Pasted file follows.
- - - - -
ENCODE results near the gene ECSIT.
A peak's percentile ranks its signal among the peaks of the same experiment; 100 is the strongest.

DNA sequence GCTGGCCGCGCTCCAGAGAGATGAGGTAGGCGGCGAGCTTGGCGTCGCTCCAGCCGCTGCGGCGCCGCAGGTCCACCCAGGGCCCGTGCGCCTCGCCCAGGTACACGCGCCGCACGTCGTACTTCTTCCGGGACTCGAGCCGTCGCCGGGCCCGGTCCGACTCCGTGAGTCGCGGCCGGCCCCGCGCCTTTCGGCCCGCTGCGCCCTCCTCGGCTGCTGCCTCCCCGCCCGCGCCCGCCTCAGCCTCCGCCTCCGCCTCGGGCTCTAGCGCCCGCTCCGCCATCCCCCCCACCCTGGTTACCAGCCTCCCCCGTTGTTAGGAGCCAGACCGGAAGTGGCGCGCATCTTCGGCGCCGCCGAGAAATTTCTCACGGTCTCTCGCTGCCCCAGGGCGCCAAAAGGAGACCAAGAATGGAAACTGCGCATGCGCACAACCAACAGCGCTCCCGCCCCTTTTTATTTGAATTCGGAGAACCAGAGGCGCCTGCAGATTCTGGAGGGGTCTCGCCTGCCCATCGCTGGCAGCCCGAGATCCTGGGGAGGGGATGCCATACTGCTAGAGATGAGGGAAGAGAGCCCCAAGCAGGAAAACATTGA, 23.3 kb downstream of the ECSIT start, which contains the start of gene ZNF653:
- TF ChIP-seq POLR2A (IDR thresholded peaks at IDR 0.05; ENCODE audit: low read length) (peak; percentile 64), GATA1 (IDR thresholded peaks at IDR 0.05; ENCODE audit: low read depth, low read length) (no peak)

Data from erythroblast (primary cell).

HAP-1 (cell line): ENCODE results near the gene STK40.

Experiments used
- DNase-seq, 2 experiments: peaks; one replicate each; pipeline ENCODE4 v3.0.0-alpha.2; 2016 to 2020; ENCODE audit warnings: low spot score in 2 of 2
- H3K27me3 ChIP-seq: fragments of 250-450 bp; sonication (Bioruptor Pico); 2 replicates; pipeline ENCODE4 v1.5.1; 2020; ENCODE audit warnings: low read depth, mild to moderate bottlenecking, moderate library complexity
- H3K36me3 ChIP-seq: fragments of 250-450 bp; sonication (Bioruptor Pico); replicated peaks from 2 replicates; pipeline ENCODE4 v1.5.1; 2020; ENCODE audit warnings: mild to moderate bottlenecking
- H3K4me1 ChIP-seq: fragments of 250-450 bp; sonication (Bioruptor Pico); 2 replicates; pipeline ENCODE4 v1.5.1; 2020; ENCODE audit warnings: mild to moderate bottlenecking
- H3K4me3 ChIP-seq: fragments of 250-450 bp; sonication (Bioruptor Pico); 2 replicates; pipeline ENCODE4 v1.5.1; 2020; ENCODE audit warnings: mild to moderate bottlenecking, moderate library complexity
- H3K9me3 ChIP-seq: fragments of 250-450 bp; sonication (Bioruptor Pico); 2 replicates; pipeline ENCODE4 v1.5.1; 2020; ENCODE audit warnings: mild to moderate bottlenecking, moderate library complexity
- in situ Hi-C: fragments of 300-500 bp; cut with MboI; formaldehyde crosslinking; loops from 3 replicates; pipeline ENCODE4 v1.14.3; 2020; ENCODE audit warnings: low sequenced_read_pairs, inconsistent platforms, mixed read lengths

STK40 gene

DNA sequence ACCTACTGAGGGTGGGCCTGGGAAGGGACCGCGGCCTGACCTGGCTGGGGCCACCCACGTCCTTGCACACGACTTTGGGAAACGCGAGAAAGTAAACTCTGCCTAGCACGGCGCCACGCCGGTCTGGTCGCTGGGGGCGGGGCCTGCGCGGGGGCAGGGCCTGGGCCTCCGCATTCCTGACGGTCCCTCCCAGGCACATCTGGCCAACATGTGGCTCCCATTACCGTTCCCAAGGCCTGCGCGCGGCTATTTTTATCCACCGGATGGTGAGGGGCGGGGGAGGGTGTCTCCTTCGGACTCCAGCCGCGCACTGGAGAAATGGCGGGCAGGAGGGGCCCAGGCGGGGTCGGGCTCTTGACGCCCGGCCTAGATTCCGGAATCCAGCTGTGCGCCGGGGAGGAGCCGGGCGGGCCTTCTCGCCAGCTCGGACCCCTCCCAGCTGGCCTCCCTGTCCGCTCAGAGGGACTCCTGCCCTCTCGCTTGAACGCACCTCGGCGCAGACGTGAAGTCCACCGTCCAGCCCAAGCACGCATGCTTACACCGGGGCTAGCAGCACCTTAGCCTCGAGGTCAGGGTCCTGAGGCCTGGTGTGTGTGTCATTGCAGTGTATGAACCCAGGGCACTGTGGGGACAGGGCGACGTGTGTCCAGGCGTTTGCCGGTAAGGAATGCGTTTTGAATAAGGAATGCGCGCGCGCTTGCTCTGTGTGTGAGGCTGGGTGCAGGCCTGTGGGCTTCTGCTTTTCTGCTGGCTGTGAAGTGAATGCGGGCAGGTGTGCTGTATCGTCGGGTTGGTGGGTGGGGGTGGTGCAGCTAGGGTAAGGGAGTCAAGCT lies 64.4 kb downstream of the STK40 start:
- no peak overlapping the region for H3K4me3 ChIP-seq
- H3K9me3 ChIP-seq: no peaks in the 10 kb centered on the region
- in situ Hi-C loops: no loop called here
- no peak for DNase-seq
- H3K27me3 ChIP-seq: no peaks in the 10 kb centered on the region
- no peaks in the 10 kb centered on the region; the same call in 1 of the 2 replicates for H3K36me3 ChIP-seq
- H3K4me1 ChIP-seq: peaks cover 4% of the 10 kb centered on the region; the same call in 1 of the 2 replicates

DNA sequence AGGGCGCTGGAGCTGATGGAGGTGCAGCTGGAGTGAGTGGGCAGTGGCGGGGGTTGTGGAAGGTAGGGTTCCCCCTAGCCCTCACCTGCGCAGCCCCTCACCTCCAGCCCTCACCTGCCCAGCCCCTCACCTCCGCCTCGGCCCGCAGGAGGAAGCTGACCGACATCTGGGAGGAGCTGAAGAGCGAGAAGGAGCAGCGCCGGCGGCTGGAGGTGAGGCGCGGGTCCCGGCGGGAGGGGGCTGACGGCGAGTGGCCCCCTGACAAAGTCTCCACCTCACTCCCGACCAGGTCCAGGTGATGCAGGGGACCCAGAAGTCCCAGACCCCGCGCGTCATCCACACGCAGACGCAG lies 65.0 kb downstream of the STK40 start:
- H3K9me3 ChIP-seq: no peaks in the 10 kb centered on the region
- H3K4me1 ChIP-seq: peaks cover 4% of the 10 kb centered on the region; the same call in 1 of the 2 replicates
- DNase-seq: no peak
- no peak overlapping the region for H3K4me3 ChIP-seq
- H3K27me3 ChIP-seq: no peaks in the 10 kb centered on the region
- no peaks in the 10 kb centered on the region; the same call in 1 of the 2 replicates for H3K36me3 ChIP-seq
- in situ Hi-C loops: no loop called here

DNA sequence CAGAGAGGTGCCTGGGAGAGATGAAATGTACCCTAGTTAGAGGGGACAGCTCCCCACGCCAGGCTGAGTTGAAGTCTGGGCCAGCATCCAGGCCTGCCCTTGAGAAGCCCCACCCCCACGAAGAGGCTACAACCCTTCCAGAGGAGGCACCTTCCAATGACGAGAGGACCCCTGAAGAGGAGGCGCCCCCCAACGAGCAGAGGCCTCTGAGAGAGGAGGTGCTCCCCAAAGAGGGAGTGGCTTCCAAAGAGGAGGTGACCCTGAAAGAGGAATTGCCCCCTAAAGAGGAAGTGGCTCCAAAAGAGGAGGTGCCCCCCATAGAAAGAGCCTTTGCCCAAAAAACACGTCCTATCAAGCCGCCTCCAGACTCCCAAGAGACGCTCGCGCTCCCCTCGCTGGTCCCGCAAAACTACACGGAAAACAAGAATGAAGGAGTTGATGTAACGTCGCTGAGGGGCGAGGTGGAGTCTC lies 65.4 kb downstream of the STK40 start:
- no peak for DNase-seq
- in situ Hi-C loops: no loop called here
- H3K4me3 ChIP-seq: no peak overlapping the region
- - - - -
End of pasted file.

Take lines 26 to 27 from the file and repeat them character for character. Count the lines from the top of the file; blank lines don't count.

- H3K4me1 ChIP-seq: peaks cover 4% of the 10 kb centered on the region; the same call in 1 of the 2 replicates
- DNase-seq: no peak